Maine’s COVID-19 vaccination plan expands next week to those 60 and older
The plan also includes vaccinating school staff who are eligible within the age categories.
AUGUSTA, Maine (WABI) - Governor Mills is moving the state to age-based eligibility when it comes to receiving the COVID-19 vaccine and expanding the groups of people who can get the shot. As a result, beginning next Wednesday, March 3, those 60 years and older can begin the vaccination process.
During a Friday news conference, Mills said the update was decided in consultation with the Maine Department of Health and Human Services and the Maine Center for Disease Control and Prevention. It reflects recent scientific data indicating that age is among the strongest predictors of whether an individual is likely to get seriously ill and die from COVID-19.
Here is more information from the Governor’s news release:
The planned schedule, which is subject to change depending on fluctuations in vaccine supply including an acceleration if supply increases, is as follows:
March 3: Eligibility expands to residents age 60 and older
April: Eligibility expands to age 50 and older
May: Eligibility expands to age 40 and older
June: Eligibility expands to age 30 and older
July and beyond: Ages 29 and under, including children pending authorization of a vaccine for them
“Throughout the pandemic, my fundamental goal has been to save lives and protect our most vulnerable people. A review of recent data by the Maine CDC indicates that age is a significant predictor of whether someone will become seriously sick or is more likely to die if they contract COVID-19,” said Governor Janet Mills. “Taking that into consideration, along with the clarity, predictability, and relative ease of implementation, I believe this approach is the best option to save lives and ensure the vaccine can be administered to as many people as quickly and as efficiently as possible. We are undertaking the largest mass vaccination effort in history, and I am grateful to Maine people for their understanding and patience as we make adjustments to reflect the latest science and get shots into arms as quickly as we can.”
“Efficiency, equity, and science continue to guide our vaccination strategy,” said Dr. Nirav D. Shah, Director of the Maine Center for Disease Control and Prevention. “The research that has been published in recent months consistently and strongly shows that age matters when it comes to COVID-19 risk. As we work toward vaccinating all Mainers, from oldest to youngest, it remains critical that Maine people continue to wear face masks in public, stay at least 6 feet apart, and avoid non-essential gatherings with people who don’t live with them.”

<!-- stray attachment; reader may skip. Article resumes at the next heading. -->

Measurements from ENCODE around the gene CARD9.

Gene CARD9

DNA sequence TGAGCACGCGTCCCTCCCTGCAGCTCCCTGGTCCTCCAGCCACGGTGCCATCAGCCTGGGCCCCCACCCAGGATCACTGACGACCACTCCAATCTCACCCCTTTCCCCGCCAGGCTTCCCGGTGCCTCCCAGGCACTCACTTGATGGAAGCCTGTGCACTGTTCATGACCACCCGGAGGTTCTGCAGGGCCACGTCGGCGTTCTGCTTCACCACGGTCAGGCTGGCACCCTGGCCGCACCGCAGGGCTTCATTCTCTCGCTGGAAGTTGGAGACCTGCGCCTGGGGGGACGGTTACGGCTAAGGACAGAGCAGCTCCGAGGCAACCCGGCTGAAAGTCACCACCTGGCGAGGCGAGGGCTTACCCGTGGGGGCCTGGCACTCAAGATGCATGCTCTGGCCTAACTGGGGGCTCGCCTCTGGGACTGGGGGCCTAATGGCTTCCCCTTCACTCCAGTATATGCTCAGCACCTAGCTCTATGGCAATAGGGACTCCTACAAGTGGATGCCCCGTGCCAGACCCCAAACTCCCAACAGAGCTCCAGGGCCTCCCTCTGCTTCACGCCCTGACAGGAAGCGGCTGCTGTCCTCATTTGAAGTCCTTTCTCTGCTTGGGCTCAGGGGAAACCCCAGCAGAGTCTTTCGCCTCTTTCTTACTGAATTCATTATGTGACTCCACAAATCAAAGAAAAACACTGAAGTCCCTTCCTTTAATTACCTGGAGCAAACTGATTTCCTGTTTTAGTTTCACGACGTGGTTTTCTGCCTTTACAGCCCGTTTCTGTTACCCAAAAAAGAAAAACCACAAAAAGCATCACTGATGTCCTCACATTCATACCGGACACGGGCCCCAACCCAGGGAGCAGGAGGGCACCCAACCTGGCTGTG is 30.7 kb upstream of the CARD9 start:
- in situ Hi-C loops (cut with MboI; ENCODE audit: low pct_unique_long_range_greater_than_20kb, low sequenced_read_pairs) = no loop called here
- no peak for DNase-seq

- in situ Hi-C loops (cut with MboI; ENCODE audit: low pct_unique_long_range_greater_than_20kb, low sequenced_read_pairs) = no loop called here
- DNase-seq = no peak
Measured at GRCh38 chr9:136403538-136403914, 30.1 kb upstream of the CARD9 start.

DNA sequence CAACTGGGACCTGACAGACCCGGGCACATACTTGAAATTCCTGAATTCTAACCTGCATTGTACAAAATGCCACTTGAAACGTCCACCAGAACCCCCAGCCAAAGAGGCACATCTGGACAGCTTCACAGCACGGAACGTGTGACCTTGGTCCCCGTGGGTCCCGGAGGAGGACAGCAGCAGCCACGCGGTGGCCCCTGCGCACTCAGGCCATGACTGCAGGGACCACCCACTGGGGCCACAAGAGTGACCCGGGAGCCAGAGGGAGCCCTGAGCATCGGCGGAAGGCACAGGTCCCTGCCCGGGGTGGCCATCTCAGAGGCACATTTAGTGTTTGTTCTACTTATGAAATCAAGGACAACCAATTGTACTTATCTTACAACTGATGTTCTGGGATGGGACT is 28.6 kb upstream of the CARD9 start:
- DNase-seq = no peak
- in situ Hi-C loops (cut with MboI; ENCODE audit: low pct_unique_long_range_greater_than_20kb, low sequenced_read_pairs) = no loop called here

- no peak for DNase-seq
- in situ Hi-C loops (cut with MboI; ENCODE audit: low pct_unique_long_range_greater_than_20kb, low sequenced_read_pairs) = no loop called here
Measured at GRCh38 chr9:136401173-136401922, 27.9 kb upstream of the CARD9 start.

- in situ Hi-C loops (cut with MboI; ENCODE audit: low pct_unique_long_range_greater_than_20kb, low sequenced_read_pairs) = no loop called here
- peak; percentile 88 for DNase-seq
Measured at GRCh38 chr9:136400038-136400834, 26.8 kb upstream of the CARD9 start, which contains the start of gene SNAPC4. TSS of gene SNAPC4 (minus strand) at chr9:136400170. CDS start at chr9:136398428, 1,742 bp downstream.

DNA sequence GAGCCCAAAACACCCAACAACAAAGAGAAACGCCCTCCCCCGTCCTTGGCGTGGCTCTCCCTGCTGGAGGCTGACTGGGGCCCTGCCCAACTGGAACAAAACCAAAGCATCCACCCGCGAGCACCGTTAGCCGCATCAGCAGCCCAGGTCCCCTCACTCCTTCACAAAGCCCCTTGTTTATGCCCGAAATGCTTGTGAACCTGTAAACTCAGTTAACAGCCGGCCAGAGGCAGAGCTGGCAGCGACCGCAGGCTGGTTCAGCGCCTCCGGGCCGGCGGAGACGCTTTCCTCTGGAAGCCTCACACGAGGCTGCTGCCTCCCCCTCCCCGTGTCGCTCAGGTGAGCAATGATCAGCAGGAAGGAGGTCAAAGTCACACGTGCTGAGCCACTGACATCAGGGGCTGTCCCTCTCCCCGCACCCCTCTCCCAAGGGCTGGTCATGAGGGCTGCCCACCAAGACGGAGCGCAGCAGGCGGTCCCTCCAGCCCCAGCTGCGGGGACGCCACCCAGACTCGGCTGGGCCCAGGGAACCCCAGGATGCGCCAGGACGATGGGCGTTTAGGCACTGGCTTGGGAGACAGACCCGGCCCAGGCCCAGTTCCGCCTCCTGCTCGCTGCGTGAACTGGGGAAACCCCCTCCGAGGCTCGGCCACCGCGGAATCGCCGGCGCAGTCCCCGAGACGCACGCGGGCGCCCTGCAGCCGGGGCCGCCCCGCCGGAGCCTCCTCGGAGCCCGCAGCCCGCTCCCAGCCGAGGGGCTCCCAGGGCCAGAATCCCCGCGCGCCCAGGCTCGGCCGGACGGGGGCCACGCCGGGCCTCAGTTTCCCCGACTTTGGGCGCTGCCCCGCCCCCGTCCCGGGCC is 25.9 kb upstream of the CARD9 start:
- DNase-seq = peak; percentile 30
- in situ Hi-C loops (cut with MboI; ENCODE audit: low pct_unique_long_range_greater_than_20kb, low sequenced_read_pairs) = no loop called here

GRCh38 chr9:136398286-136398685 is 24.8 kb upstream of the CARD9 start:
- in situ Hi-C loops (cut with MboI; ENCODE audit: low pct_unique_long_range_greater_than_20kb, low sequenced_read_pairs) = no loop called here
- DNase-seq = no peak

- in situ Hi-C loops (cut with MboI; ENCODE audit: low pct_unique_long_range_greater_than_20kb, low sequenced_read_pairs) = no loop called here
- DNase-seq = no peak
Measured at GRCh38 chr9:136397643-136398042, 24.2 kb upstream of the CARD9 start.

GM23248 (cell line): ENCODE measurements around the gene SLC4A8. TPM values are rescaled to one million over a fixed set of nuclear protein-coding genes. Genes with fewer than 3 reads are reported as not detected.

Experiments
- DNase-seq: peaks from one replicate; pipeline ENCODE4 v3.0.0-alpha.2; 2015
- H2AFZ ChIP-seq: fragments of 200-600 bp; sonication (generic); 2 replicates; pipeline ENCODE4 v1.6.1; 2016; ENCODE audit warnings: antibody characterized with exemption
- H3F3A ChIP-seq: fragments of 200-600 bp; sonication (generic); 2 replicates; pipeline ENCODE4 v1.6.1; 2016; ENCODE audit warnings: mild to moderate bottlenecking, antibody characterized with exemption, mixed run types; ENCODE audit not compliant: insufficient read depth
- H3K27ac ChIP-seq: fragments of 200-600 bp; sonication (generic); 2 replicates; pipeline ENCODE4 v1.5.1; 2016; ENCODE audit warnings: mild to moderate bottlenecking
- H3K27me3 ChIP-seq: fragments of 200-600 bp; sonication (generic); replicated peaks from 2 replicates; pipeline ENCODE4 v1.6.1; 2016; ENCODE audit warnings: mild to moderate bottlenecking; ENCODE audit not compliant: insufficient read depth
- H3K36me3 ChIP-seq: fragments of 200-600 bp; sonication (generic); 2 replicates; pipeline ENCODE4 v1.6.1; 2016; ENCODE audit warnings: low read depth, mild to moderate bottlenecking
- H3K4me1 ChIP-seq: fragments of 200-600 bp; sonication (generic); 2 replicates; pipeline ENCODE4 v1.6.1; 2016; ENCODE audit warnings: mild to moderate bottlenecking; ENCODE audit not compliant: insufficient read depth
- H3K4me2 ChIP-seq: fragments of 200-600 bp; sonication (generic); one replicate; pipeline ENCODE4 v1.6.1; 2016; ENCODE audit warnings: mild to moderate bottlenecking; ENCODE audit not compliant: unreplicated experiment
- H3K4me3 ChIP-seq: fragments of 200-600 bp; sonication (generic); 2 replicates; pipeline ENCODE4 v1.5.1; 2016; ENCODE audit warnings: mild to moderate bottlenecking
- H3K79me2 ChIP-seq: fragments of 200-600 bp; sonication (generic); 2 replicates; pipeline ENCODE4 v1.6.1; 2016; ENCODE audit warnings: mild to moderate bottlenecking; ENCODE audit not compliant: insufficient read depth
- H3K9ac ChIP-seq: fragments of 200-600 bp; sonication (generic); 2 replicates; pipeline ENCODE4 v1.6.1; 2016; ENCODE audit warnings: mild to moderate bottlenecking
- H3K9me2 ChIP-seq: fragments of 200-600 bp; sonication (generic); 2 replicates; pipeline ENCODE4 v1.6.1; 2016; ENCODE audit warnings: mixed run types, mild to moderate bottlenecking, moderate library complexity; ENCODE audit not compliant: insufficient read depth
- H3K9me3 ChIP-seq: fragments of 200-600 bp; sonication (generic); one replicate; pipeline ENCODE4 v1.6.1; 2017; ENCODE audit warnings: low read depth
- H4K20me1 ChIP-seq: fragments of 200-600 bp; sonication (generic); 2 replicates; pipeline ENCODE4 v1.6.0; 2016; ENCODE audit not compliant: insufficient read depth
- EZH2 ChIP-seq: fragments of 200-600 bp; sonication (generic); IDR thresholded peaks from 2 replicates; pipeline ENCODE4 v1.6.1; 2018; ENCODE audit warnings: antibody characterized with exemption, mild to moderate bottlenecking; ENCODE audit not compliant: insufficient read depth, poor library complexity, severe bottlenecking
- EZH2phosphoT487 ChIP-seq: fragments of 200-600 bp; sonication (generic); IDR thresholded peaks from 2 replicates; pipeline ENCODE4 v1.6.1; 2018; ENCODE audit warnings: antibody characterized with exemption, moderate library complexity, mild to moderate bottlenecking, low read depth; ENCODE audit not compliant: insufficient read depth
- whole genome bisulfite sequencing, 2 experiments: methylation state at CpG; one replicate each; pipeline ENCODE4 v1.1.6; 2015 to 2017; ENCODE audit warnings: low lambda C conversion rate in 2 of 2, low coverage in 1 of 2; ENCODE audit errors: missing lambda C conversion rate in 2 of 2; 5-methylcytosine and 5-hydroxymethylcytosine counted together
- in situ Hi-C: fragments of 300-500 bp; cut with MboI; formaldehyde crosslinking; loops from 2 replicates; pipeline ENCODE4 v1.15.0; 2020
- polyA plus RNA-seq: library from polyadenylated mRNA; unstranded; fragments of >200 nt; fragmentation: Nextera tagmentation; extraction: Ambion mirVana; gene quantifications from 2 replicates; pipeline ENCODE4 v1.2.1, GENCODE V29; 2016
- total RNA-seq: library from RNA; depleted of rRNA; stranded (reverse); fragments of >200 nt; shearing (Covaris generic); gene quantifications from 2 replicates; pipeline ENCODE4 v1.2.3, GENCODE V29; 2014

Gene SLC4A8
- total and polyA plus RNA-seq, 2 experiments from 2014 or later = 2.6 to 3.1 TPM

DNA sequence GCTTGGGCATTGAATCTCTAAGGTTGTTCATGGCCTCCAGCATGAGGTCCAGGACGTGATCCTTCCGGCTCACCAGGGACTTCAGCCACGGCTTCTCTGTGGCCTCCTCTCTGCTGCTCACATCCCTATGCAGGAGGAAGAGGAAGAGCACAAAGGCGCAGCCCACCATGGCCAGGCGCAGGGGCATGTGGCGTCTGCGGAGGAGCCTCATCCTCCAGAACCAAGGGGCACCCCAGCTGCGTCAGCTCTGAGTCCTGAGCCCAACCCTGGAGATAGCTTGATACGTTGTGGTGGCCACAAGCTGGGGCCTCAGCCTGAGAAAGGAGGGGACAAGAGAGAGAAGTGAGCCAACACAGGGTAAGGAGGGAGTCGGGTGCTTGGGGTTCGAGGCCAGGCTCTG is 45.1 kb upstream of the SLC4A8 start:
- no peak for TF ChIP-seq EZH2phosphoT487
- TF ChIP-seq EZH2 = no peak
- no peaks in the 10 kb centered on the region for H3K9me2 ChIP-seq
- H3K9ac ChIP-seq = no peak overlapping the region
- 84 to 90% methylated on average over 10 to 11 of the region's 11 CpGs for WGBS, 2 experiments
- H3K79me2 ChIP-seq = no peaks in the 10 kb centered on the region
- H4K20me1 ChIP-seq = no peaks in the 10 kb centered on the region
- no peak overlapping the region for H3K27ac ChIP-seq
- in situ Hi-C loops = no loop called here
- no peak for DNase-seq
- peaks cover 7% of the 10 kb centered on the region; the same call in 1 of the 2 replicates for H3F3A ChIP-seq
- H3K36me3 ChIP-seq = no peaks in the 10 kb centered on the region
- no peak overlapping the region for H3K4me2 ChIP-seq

“Simply vaccinating by age will increase our rate of shots in arms, helping us to win the race against the COVID-19 variant taking hold in Maine and look forward to a summer in Maine that, with masks and social distancing, can resemble normal,” said Jeanne Lambrew, Commissioner of the Maine Department of Health and Human Services. “While eligibility is extending to those in their 60s, we continue to work with health care providers and community partners to help those within that population who are the oldest, who are otherwise at risk or disadvantaged, or who may struggle to get to a vaccination site or access online appointments.”
“Clinical studies show that age is the strongest predictor of hospitalization and death from COVID-19, and we support the governor’s decision to expand vaccination eligibility to those aged 60 and over,” said Joan Boomsma, chief medical officer of MaineHealth, the state’s largest integrated health system. “The incidence of serious illness and death increases with age, and prioritizing in this way is a straightforward and sound way to allocate vaccine to those most at risk.”
As part of the update to the vaccination strategy, Governor Mills also directed the Maine Department of Health and Human Services and the Maine Department of Education to provide in the coming weeks vaccination opportunities dedicated to pre-K-12 school staff who are eligible for vaccination within the age categorizations. This planning is underway to ensure a streamlined opportunity for the education workforce, and school staff can expect to receive information from the Departments of Education and Health and Human Services on when and where these opportunities will be provided. The Governor hopes that by providing dedicated opportunities for vaccination for teachers within their age categorizations, Maine can further protect school staff and provide more consistency for schools in terms of staffing moving forward. In the meantime, the Mills Administration has purchased 250,000 BinaxNOW rapid antigen tests that it has prioritized for schools, and child care providers, to expand regular testing and support in-person learning.
All eligible Maine residents are required to make an appointment in advance of receiving the vaccine. Because it takes time to implement changes in eligibility, newly eligible people should hold on calling for appointments until next week. For information on Maine’s COVID-19 vaccination strategy, visit: maine.gov/covid19/vaccines, which includes a list of vaccination sites across Maine with information on scheduling options.
Although vaccinations have begun, COVID-19 remains a serious public health crisis and Maine people should continue to heed all health and safety protocols, including wearing masks, staying home if you feel sick, practicing physical distancing, washing hands often, and avoiding gatherings.
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